Where do you buy your meat and what are your favourite cuts?

We get all of our meat from Long Rock Farm in Roche, where I have been buying from for years.

For pulled pork we like to use middle white and the Boston butt cut (which is the whole shoulder). For the beef we use full briskets, for the chicken we use Cornish hen thighs and for the ribs we use a full set of meaty spare ribs.

beef joint

Tell us about your homemade sauces… 

We wanted authentic sauces to go with our BBQ. We decided on a rich BBQ sauce deep and vibrant which you can have with any of the smoked meats, then we went with a smoky chilli hot sauce which is packed with flavour but doesn’t blow your head off, which is good with chicken or pork.

After the two traditional sauces we decided to think outside the box and made the Dr Pepper sauce, which is a sweet and peppery dipping sauce which goes well with all the meats. My favourite is the Carolina Vinegar – a sweet and sour sauce with a kick of chilli. Traditionally it is served with pork but I like it with anything! We are also planning some seasonal sauces.

All our sauces are homemade using locally grown ingredients (when we have enough they will be from our own garden) and then made in small unique batches. We are launching our sauce range soon and you will be able to buy the Epic BBQ, Smoky Hot sauce and the Carolina Vinegar along with a range of chilli mashes.


What accompaniments do you serve?

We make all of our sides – corn bread (pictured below), slaws and potato salad – again using local produce. If not Cornish we sometimes have to venture to Devon. The only thing we buy in is the brioche roll for the baps, which we get from Da Bara Bakery (who by the way make the most amazing breads!).


Where are your regular pitches?

We have two regular pitches at the moment. We’re in Bodmin (outside Topps Tiles) on a Wednesday night from 5-9pm and in Liskeard by the Premier Inn roundabout on Thursday nights from 5-9pm. We are on a constant look out for more pitches and pop-up ideas.

Do you cater for weddings?

Yes, we are now taking bookings for 2015/16 and we can cater for any occasion be it weddings, parties or just a get together. We can put together an individual menu to suit and we can also cater for vegetarians with our home grown smoked squash.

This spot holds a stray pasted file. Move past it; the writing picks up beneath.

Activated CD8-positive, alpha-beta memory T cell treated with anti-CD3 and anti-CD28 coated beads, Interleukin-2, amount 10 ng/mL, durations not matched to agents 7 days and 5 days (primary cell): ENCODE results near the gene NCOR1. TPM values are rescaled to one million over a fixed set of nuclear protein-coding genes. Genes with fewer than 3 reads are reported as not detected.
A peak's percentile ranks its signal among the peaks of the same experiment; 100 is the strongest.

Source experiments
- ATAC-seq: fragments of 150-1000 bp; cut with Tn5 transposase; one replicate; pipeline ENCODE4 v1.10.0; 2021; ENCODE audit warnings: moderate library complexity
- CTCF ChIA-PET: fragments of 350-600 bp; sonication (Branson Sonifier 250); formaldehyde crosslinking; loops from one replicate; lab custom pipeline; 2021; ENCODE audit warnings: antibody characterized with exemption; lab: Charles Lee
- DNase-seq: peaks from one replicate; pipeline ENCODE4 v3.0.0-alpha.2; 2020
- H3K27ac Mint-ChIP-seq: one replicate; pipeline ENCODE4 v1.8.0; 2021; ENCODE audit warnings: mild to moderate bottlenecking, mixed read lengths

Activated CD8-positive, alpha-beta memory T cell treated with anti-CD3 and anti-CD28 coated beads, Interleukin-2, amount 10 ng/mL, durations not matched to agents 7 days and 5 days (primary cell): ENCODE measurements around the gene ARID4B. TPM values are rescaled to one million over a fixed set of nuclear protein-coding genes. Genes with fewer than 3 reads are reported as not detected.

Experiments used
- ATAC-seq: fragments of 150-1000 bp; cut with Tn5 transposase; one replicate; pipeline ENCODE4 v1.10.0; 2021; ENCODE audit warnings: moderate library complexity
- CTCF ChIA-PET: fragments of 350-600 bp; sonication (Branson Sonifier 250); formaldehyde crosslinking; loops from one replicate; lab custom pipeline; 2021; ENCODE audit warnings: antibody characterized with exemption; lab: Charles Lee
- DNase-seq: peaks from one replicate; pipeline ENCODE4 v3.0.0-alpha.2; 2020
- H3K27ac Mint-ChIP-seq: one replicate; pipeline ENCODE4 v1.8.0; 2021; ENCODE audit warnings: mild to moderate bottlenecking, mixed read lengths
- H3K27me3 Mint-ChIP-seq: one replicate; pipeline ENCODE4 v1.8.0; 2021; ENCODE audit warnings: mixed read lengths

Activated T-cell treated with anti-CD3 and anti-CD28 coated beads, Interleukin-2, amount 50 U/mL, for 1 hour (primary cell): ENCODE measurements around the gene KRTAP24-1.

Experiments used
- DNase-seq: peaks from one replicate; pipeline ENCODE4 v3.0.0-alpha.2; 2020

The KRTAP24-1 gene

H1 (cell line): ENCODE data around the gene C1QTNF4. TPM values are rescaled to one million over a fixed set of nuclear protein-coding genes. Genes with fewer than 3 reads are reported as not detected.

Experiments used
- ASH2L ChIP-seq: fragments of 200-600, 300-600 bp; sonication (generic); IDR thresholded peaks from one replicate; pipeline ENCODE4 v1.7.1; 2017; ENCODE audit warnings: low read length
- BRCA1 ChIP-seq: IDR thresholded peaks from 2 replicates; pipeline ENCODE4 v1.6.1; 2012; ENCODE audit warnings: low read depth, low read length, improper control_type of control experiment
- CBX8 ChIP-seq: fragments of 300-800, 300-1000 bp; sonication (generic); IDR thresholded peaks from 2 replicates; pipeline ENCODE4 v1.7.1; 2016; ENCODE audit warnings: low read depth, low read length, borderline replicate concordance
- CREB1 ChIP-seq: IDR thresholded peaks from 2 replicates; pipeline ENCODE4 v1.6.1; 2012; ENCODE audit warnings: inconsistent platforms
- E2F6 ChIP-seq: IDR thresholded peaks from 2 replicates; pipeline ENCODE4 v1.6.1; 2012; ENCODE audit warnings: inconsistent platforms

We’ve heard you’ll be part of Grillstock this year. What will that involve?

A LOT of planning! The Grillstock weekends are the biggest events in the UK BBQ scene and are being held in Manchester, Bristol and East London. We are going to be trading at all three events this year. This is where you can show off your style of BBQ and the sauces you provide and get to meet some of the world’s BBQ greats. We are not going to compete in the BBQ competitions this year but will certainly go in for them in 2016.

And we’ve heard there’s a collaboration with James Strawbridge on the cards?

Yes, we are thrilled to be teaming up with James and the Posh Pasty Co. for a street food stall at this year’s Port Eliot Festival. We’ve been experimenting with some exciting surf ‘n’ turf and seafood combinations as well as seaweed and samphire. (Pictured below are smoked clams with smoked butter, chilli and cilantro dressing.)


It is clear to see that Karen and Debs’ food is created with genuine skill and passion for their craft. They manage to cram a huge amount of flavour into their juicy cuts of meat, and when combined with their freshly made sauces and accompaniments, really pack a punch. Above all, they put their customers’ enjoyment first, and this really shines through when you meet them.

Karen says “The best part of cooking for people is hearing their mmms, oohs and aahs when they first taste what we have produced. We never tire of that and it keeps us motivated to the next creation.”

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  1. That pork looks smokin’!

    Where can we buy some of that tasty looking sauce?

    • Hi David, it will be available from Inkie’s trailer soon, and hopefully will be stocked by good delis across the county…